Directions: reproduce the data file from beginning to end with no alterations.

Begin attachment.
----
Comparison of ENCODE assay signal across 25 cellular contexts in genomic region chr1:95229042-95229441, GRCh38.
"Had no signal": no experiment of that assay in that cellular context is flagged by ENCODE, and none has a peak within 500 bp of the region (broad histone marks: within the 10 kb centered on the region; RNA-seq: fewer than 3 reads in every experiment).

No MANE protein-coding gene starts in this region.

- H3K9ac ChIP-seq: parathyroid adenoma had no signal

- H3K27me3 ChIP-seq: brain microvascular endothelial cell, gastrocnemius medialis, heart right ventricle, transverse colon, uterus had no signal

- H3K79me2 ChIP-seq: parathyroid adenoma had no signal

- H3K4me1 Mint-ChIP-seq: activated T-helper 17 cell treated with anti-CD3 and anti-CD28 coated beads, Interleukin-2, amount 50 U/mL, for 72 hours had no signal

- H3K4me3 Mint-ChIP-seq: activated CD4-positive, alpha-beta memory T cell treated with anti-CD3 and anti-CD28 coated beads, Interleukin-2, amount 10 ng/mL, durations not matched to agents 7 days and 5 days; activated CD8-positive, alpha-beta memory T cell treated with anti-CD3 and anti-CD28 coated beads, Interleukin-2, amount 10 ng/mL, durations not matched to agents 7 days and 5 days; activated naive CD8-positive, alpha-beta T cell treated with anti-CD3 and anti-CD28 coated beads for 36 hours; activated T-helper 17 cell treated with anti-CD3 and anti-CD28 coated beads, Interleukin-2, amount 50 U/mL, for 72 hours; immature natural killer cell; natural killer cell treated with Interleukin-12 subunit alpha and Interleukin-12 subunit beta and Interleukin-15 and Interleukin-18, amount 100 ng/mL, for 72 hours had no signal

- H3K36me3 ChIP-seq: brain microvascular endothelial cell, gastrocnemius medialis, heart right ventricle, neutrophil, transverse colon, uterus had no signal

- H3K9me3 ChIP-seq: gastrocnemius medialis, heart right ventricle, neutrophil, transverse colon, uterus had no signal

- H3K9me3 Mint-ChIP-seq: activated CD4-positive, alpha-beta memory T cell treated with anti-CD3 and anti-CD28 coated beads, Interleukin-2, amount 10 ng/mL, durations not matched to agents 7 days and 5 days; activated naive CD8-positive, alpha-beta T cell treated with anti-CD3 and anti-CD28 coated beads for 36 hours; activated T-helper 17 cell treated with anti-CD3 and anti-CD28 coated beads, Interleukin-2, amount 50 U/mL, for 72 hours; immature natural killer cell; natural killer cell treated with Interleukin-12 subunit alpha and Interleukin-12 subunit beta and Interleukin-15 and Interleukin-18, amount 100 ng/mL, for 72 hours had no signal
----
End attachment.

Comparison of ENCODE assay signal across 25 cellular contexts in genomic region chr1:95229042-95229441, GRCh38.
"Had no signal": no experiment of that assay in that cellular context is flagged by ENCODE, and none has a peak within 500 bp of the region (broad histone marks: within the 10 kb centered on the region; RNA-seq: fewer than 3 reads in every experiment).

No MANE protein-coding gene starts in this region.

- H3K9ac ChIP-seq: parathyroid adenoma had no signal

- H3K27me3 ChIP-seq: brain microvascular endothelial cell, gastrocnemius medialis, heart right ventricle, transverse colon, uterus had no signal

- H3K79me2 ChIP-seq: parathyroid adenoma had no signal

- H3K4me1 Mint-ChIP-seq: activated T-helper 17 cell treated with anti-CD3 and anti-CD28 coated beads, Interleukin-2, amount 50 U/mL, for 72 hours had no signal

- H3K4me3 Mint-ChIP-seq: activated CD4-positive, alpha-beta memory T cell treated with anti-CD3 and anti-CD28 coated beads, Interleukin-2, amount 10 ng/mL, durations not matched to agents 7 days and 5 days; activated CD8-positive, alpha-beta memory T cell treated with anti-CD3 and anti-CD28 coated beads, Interleukin-2, amount 10 ng/mL, durations not matched to agents 7 days and 5 days; activated naive CD8-positive, alpha-beta T cell treated with anti-CD3 and anti-CD28 coated beads for 36 hours; activated T-helper 17 cell treated with anti-CD3 and anti-CD28 coated beads, Interleukin-2, amount 50 U/mL, for 72 hours; immature natural killer cell; natural killer cell treated with Interleukin-12 subunit alpha and Interleukin-12 subunit beta and Interleukin-15 and Interleukin-18, amount 100 ng/mL, for 72 hours had no signal

- H3K36me3 ChIP-seq: brain microvascular endothelial cell, gastrocnemius medialis, heart right ventricle, neutrophil, transverse colon, uterus had no signal

- H3K9me3 ChIP-seq: gastrocnemius medialis, heart right ventricle, neutrophil, transverse colon, uterus had no signal

- H3K9me3 Mint-ChIP-seq: activated CD4-positive, alpha-beta memory T cell treated with anti-CD3 and anti-CD28 coated beads, Interleukin-2, amount 10 ng/mL, durations not matched to agents 7 days and 5 days; activated naive CD8-positive, alpha-beta T cell treated with anti-CD3 and anti-CD28 coated beads for 36 hours; activated T-helper 17 cell treated with anti-CD3 and anti-CD28 coated beads, Interleukin-2, amount 50 U/mL, for 72 hours; immature natural killer cell; natural killer cell treated with Interleukin-12 subunit alpha and Interleukin-12 subunit beta and Interleukin-15 and Interleukin-18, amount 100 ng/mL, for 72 hours had no signal